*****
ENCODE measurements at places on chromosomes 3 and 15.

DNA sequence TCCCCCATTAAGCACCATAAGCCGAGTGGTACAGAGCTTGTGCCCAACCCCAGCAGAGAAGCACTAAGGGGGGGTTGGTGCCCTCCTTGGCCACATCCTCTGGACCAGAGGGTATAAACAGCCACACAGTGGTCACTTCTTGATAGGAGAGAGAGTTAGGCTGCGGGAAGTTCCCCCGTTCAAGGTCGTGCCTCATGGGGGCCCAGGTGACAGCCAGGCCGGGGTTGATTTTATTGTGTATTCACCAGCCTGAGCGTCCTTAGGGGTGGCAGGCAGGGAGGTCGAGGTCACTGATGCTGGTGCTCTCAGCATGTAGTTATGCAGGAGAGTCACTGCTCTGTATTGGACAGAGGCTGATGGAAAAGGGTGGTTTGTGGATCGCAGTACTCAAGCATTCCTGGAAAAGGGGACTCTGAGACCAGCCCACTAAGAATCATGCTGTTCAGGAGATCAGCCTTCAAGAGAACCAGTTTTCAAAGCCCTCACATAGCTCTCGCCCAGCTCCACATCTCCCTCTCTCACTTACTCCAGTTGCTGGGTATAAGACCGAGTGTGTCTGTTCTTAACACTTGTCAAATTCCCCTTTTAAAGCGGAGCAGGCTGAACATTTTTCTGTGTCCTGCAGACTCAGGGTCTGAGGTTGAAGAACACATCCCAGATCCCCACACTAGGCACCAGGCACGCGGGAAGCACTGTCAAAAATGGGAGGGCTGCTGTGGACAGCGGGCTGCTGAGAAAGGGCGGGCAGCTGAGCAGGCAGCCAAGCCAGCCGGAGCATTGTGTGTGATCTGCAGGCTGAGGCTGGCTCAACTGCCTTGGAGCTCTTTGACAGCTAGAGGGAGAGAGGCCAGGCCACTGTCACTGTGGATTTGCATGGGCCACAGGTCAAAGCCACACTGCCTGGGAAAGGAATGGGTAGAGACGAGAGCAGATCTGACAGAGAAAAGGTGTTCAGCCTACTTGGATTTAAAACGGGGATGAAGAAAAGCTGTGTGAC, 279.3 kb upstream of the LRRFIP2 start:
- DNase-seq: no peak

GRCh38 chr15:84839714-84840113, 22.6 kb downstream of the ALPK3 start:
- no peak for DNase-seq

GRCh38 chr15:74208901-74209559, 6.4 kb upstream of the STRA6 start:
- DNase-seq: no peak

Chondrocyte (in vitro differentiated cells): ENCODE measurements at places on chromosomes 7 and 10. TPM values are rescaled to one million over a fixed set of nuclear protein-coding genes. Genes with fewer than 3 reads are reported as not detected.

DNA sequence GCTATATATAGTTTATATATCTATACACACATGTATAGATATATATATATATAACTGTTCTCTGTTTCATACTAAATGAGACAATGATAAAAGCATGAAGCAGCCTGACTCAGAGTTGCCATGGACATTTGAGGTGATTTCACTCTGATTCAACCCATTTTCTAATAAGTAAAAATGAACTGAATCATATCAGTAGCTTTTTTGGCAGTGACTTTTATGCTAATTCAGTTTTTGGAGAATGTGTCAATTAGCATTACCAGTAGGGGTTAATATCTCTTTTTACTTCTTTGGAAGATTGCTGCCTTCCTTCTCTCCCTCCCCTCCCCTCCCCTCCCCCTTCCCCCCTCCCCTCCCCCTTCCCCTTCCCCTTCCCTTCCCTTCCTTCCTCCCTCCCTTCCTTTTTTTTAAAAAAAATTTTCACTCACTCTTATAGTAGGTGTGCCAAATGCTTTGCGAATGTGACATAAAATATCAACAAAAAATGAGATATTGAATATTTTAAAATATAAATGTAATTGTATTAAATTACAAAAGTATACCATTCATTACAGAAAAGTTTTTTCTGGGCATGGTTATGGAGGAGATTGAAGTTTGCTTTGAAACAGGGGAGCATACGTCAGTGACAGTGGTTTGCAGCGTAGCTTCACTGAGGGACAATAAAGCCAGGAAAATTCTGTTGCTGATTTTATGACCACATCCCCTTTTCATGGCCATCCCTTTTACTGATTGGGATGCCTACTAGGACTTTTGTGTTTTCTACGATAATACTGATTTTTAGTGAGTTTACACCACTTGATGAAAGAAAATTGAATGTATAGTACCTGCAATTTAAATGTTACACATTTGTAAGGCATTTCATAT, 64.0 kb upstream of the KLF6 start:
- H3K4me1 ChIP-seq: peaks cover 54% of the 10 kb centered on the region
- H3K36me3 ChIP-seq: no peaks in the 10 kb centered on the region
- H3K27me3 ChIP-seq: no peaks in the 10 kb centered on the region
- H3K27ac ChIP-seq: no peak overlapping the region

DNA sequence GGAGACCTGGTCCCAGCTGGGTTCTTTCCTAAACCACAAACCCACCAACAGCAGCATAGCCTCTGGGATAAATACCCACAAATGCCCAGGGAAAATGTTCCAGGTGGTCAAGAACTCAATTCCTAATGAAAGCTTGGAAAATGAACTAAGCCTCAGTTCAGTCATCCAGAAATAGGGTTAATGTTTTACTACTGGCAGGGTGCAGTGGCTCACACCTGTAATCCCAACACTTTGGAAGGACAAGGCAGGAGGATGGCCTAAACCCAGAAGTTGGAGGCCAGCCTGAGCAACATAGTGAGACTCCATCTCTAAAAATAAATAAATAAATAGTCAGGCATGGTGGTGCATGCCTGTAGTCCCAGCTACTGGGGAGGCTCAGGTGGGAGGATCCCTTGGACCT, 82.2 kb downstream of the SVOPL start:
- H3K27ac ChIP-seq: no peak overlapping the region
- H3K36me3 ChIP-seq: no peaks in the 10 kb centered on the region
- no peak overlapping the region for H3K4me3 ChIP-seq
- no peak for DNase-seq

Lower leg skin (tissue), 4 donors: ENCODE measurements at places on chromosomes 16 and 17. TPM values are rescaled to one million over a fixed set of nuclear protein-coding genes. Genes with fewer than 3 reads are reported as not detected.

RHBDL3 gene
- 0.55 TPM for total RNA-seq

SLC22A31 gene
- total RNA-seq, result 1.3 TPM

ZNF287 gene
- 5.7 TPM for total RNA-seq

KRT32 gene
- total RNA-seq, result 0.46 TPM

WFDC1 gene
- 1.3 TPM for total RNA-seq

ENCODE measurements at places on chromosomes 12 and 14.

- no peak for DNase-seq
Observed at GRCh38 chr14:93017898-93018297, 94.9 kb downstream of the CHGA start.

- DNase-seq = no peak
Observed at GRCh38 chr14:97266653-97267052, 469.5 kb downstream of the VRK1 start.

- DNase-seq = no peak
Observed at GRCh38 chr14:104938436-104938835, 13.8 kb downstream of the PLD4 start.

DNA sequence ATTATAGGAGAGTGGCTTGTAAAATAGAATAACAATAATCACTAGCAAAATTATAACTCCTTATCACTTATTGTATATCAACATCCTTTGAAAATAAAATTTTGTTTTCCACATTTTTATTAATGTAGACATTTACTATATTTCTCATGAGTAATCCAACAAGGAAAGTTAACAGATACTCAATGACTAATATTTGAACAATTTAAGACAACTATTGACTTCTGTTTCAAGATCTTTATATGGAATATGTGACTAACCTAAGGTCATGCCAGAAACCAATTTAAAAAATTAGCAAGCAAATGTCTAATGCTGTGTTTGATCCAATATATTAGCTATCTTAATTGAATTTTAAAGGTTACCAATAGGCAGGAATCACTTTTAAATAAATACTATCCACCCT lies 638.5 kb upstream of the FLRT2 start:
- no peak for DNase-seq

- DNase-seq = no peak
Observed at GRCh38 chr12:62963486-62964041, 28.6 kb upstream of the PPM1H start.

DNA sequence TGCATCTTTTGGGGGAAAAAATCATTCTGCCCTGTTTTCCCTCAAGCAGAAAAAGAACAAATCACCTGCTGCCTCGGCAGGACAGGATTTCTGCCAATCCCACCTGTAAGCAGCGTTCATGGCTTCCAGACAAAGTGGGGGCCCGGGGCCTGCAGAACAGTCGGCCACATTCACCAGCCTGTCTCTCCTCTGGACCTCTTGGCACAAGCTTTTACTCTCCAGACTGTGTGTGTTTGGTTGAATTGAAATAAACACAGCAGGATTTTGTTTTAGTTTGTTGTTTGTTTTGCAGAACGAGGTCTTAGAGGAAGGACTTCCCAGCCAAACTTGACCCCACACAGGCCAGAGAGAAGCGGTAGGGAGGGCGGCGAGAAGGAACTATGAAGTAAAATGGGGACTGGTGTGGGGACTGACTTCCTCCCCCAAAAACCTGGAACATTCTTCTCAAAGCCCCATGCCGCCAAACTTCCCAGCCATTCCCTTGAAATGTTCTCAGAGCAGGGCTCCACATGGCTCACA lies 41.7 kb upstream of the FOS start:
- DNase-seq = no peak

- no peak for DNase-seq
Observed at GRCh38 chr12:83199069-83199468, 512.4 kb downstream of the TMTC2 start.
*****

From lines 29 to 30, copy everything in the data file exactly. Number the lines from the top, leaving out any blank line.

- 1.3 TPM for total RNA-seq

ENCODE measurements at places on chromosomes 12 and 14.